Myanmar rebels carry out unprecedented attack on military academy

Ethnic armed rebel groups have for decades fought against the Myanmar military, above, for land and resources in the country’s east. (AFP)
Updated 15 August 2019

Myanmar rebels carry out unprecedented attack on military academy

  • Ethnic armed rebel groups have for decades fought against the military for land and resources in Myanmar’s east
  • Assault targeted Pyin Oo Lwin, that is also home to barracks teeming with soldiers receiving training

YANGON: Myanmar’s military was Thursday fighting rebels who mounted an unprecedented strike at an army academy killing at least one, apparently in retaliation for massive drug seizures.
Ethnic armed rebel groups have for decades fought against the military — and often between themselves — for land and resources in Myanmar’s east.
Experts say the area is now the world’s largest meth-producing region, funding the complex web of conflicts.
Thursday’s brazen assault targeted Pyin Oo Lwin, a tourist town near Mandalay, that is also home to barracks teeming with soldiers receiving training.
Images from local media showed burned out cars riddled with bullet holes and damaged buildings showered in debris.
The Taaung National Liberation Army (TNLA) said the group launched attacks in retaliation for military offensives.
“Fighting took place at five places this morning,” TNLA spokesman Major Mai Aik Kyaw said, but clashes were ongoing.
One strike targeted the Defense Service Technology Academy (DSTA) where military engineers are trained, while another hit a police station near the region’s landmark Gokteik bridge, a rail route popular with sightseers.
Mai Aik Kyaw said the group mounted the attacks in coordination with the Myanmar National Democratic Alliance Army (MNDAA) and Arakan Army (AA).
The AA is currently fighting the military, or Tatmadaw, in the conflict-scarred western Rakhine state, but is in a tight alliance with the other rebel groups.
Military spokesman Brig. Gen. Zaw Min Tun confirmed all five attacks, saying one civilian had so far been killed in the crossfire and two members of the security forces had been injured.
“We assume they carried out the attacks because the Tatmadaw seized tons of drugs a few weeks ago,” he said.
In July, narcotics police were met with heavy artillery fire when they launched a major drugs crackdown in Kutkai township in neighboring Shan state.
Huge stockpiles of chemicals as well as millions of dollars’ worth of ice, the highly addictive crystalized form of meth, were seized in a single raid.
The “Golden Triangle” — a lawless wedge of land intersecting China, Myanmar, Thailand, and Laos — has long served as a base for opium and heroin production.
A cease-fire in Shan state declared by the military in December is officially due to finish in two weeks even though clashes with armed groups have continued.
China’s plans to invest in major infrastructure projects have added another dimension to the conflict with groups vying for control of increasingly valuable territory.


Interpol warns of ‘alarming’ cybercrime rate during pandemic

Updated 04 August 2020

Interpol warns of ‘alarming’ cybercrime rate during pandemic

  • Cybercriminals are increasingly using disruptive malware against critical infrastructure and health care institutions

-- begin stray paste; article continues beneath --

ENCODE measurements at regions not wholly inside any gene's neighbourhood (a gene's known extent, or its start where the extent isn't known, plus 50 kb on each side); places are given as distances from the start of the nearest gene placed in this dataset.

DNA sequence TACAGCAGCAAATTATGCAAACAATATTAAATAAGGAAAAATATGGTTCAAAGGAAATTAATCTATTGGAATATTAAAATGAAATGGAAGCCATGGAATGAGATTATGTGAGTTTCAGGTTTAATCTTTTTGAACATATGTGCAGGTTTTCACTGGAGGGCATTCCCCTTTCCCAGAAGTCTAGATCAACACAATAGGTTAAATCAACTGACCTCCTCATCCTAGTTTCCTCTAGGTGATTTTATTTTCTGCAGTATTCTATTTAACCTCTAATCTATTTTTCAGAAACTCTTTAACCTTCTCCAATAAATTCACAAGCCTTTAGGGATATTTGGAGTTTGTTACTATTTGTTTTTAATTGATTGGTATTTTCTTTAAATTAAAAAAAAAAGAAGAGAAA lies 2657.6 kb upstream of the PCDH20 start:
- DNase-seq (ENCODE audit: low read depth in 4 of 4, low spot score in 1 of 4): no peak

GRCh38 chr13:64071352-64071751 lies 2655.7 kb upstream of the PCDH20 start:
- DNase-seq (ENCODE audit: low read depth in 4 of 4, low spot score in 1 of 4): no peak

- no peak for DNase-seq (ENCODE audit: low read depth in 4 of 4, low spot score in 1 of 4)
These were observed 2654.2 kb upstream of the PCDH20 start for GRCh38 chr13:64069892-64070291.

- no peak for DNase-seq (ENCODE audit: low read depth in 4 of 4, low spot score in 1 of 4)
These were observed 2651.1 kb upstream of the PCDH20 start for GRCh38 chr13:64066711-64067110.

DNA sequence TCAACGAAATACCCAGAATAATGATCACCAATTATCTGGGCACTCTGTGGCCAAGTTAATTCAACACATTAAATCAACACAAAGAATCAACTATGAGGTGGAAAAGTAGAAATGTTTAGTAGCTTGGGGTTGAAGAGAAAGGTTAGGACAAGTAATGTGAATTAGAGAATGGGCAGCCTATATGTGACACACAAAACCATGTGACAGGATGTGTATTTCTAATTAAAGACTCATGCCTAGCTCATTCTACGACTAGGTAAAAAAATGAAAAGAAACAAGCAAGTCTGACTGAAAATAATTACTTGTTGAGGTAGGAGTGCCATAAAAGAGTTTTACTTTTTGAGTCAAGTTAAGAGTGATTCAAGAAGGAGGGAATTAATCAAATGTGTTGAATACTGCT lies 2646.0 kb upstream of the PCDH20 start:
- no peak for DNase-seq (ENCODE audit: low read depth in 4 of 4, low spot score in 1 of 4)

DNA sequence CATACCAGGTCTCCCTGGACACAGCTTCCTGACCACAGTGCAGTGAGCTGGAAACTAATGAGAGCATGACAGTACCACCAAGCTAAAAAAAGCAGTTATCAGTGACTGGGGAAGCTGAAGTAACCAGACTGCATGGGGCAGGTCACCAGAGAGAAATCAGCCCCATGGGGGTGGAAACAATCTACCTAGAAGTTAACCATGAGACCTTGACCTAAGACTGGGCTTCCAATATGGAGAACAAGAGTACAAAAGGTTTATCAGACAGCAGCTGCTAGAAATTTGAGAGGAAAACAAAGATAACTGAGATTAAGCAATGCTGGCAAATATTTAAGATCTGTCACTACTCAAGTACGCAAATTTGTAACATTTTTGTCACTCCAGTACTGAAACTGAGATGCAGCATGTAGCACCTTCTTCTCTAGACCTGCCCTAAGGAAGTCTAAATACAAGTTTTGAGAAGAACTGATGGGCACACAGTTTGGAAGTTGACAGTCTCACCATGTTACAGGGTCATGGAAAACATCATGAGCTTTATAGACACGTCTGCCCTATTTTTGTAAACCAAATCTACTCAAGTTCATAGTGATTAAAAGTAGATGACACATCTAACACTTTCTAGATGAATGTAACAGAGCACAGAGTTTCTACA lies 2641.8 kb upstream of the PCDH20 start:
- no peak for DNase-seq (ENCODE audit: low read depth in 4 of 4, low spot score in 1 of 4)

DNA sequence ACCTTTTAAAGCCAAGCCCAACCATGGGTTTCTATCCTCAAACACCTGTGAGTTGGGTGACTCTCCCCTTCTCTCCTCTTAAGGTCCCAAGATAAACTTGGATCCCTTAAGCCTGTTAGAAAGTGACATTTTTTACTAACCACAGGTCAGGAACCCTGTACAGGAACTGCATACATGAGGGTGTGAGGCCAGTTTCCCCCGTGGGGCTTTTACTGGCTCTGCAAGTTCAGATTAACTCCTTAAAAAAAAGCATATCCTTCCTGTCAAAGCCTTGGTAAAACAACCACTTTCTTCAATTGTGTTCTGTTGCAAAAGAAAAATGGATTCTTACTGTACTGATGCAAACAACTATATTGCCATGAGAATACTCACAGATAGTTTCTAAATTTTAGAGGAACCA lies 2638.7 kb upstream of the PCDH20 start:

• There was also an increase in the spread of fake news and misinformation which sometimes itself conceals malware

LYON: Global police body Interpol warned Monday of an “alarming” rate of cybercrime during the coronavirus pandemic, with criminals taking advantage of people working from home to target major institutions.
An assessment by the Lyon-based organization found a “significant target shift” by criminals from individuals and small businesses to major corporations, governments and critical infrastructure.
“Cybercriminals are developing and boosting their attacks at an alarming pace, exploiting the fear and uncertainty caused by the unstable social and economic situation created by COVID-19,” said Interpol Secretary General Juergen Stock.
“The increased online dependency for people around the world is also creating new opportunities, with many businesses and individuals not ensuring their cyberdefenses are up to date,” he added.
The report said cybercriminals were sending COVID-19 themed phishing emails — which seek to obtain confidential data from users — often impersonating government and health authorities.
Cybercriminals are increasingly using disruptive malware against critical infrastructure and health care institutions, it added.
In the first two weeks of April 2020, there was a rise in ramsomware attacks, in which users have to pay money to get their computer to work again.
There was also an increase in the spread of fake news and misinformation which sometimes itself conceals malware, said Interpol.
From January to April, some 907,000 spam messages, 737 incidents related to malware and 48,000 malicious URLs — all related to COVID-19 were detected by one of Interpol’s private sector partners, it said.
The agency warned the trend was set to continue and a “further increase in cybercrime is highly likely in the near future.”
“Vulnerabilities related to working from home and the potential for increased financial benefit will see cybercriminals continue to ramp up their activities and develop more advanced and sophisticated” methods, it said.
Once a COVID-19 vaccine becomes available, Interpol said, “it is highly probable that there will be another spike in phishing related to these medical products as well as network intrusion and cyberattacks to steal data.”